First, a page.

Gazans fear another Israeli military offensive is imminent, as Israel flexes its military muscle and Egypt joins the band, beating the drums of war.
In November 2013, the Israeli military simulated a ground incursion into Gaza. The move came weeks before Israel stepped up its threats against the Gaza Strip.
I have received two inquiries from overseas friends during the past few days regarding the high-pitched Israeli threats against Gaza, and Hamas in particular. The last one was asking for confirmation that Israeli TV channels warned foreigners in Gaza to immediately leave, in anticipation of military action. The people here are accustomed to such intimidations. However, the explicit statements of Israeli officials, the latest of which is Netanyahu’s ‘to teach Hamas a lesson very soon’ threat, drew attention to the prospect of a war targeting the unarmed, before proceeding to the armed citizens of Gaza.
Both Israel’s 2008-2009 and 2012 offensives were said to be aimed at removing the threat of the firing of crude rockets into Israeli territory. However, this goal was never achieved: on the contrary, the assaults only resulted in many casualties, the majority of them being civilians. Up to 82% of the 1,400 and 103 out of the 156 Palestinian deaths killed during Operation Cast Lead and Pillar of Defense respectively were civilians.
The low-flying Israeli drones are a permanent source of fear for the Gaza population. Israel, as it did in Operation Pillar of Defense one year ago with the extrajudicial targeting of Hamas’s armed wing leader Ahmed al-Jabari, may launch a new offensive with a drone-propelled attack. Many here consider drones, locally known as ‘Zannana’ (which means the buzzing [of a plane]), is more than just a spying machine, but an everyday teaser and TV watching ‘spoiler’ as satellite TV signals are jammed. Nowadays, they are ‘buzzing’ in an increasingly abnormal fashion. They serve as reminders of previous Israeli wars.
Iron Dome repositioning
Moreover, deploying the rocket-intercepting Iron Dome system brings the bunker mentality to mind, characterizing the state of Israel in any approach to aerial warfare. A month ago, Israel redeployed three missile batteries near the southern cities of Beersheba, Sderot and Ashdod, part of the military’s “preparation for a possible escalation,” according to the Israeli defense minister. However Hamas, who governs the Gaza Strip, has recently asked Palestinian factions to maintain the Egypt brokered cease-fire agreement secured in November 2012 after Israel’s eight-day offensive.
By internationally campaigning for an upcoming war against the blockaded Gaza Strip, Israel is attempting to humiliate Hamas, by blaming certain Gaza factions for the escalating wave of violence. This comes after the killing of six Palestinians from Gaza since December 20 – when Israeli troops shot a Palestinian who was near the northern Gaza border dead, allegedly in retaliation to Palestinians’ launching of a mortar round that hit southern Israel – which marked the start of the current unrest.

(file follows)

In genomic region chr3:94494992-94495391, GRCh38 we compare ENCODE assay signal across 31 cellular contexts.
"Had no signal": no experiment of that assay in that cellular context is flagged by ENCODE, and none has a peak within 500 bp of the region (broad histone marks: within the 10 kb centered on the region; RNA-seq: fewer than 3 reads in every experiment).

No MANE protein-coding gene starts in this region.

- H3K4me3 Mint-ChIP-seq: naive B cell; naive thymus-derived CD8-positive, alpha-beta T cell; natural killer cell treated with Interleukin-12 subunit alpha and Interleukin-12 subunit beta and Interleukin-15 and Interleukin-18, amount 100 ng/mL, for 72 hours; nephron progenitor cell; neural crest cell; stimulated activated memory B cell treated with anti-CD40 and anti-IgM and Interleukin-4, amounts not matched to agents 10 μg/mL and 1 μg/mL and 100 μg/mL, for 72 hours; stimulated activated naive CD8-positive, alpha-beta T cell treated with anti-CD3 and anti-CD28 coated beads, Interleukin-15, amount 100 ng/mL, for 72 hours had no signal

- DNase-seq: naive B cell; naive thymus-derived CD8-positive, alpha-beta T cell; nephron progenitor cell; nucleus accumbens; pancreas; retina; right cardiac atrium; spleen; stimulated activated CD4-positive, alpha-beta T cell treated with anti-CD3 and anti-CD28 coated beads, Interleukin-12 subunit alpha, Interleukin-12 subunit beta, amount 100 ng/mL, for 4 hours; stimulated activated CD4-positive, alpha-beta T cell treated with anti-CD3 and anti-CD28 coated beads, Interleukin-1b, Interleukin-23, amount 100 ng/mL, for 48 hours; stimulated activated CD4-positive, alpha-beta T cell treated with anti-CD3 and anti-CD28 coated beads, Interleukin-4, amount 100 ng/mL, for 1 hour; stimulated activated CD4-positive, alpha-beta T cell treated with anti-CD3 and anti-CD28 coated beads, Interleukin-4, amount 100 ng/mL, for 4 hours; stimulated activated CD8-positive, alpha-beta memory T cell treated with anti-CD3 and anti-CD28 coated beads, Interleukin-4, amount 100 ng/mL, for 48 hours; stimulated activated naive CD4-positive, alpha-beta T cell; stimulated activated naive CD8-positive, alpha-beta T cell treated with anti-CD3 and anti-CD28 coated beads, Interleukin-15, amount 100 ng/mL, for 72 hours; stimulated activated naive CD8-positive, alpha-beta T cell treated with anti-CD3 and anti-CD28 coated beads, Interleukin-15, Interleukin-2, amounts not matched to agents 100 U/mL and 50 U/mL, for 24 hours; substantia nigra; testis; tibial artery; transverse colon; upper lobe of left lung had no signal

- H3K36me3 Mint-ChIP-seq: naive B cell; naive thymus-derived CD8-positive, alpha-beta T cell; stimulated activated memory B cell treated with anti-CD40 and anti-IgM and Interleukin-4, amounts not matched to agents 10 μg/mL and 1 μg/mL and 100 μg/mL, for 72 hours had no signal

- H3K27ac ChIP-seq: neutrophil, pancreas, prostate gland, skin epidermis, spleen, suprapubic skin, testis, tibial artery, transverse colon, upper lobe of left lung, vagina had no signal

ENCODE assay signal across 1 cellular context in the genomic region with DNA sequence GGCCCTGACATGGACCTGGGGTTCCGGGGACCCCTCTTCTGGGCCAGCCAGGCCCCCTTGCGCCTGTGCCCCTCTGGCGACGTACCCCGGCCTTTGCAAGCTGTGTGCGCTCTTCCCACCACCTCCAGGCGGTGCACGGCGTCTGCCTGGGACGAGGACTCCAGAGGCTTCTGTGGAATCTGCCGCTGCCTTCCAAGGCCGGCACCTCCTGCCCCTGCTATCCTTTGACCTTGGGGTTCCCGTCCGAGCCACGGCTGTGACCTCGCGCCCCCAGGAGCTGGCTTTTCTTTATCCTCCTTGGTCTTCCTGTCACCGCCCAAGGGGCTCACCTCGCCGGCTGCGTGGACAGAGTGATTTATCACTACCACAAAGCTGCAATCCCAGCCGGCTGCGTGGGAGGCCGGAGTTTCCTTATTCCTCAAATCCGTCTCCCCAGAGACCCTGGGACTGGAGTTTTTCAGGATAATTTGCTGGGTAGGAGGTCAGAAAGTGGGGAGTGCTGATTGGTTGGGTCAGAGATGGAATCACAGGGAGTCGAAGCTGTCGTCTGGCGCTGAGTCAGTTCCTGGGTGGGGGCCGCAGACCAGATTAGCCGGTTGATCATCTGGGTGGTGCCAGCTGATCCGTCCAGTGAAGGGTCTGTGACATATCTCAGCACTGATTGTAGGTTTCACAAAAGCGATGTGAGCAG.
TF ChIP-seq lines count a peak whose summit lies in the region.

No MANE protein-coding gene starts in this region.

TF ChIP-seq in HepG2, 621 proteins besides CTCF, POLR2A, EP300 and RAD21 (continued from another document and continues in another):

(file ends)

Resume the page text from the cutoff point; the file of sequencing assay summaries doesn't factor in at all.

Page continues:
As usual, in the meantime, Gaza’s militancy is being inflated as being on par with Israel’s. The Israeli ambassador to the United Nations, Ron Prosor, recently complained to the Security Council and to UN Secretary-General Ban Ki-Moon over two Gaza rockets that haphazardly hit the Negev, causing no physical injuries or damage.
The people of Gaza – isolated
To Gazans, the year-long rule of Egypt’s deposed President Mohamed Morsi constituted a kind-of breather in the midst of a suffocating seven-year-long blockade.
Restrictions were eased on the Rafah crossing, an undreamt-of move that Gazans enjoyed, albeit temporarily and not fully. I myself enjoyed traveling outside Gaza just 30 days before Morsi’s ouster. I was a member of a delegation of three professors and some 30 youths who were selected for a training course in teaching Arabic for non-Arabic speakers, part of the Islamic University of Gaza (IUG) programme in the city of Al-Arish in northern Sinai.
Before we headed to Egypt, the coordinator of the course told us that as a Gaza delegation, it was a miracle to get approval to enter into and stay in Egypt for a week. However, on the day of our departure, we had to wait five hours at the Egyptian passport administration for our passports to get stamped. We were eventually permitted to pass, but an IUG professor was turned away, ostensibly for security reasons.
Under Morsi’s rule, some 50,000 Palestinians born to Egyptian mothers, mostly from the Gaza Strip, enjoyed being granted Egyptian citizenship, while 3500 others were on the list. Those who did acquire such nationality were exceptionally ecstatic, after having felt underprivileged with the Palestinian passport–not a treasure to be in possession of, especially when it comes to traveling to Arab countries. However, the joy was short-lived: with the rise of a new authority in Egypt, some were stripped of their Egyptian citizenship, and the feeling of rejection was redoubled.
After the ousting of Hosni Mubarak, the uninterrupted flow of smuggled goods and basic materials like fuels and building materials allowed for a relative uptick in the economy and a sense of normalcy in the lives of the Gazans. When the military seized the reins in July 2013, the tables turned again. Seven months have passed now, many jobs have been lost and the unemployment rate is expected to rise further.
Gazans trapped in politics
The once cordial Hamas-Morsi relations didn’t fundamentally change the status quo in Gaza. And now, despite Hamas’ outspoken statements denying interference in Egypt’s affairs and the unrest in the Sinai Peninsula, Egypt cannot help but point fingers at Hamas, only adding to the woes of the non-partisan people of the beleaguered enclave.
The Arab peoples’ focus on their own political upheavals has added to the Gazans’ fear of being trapped in a new Israeli military escalation.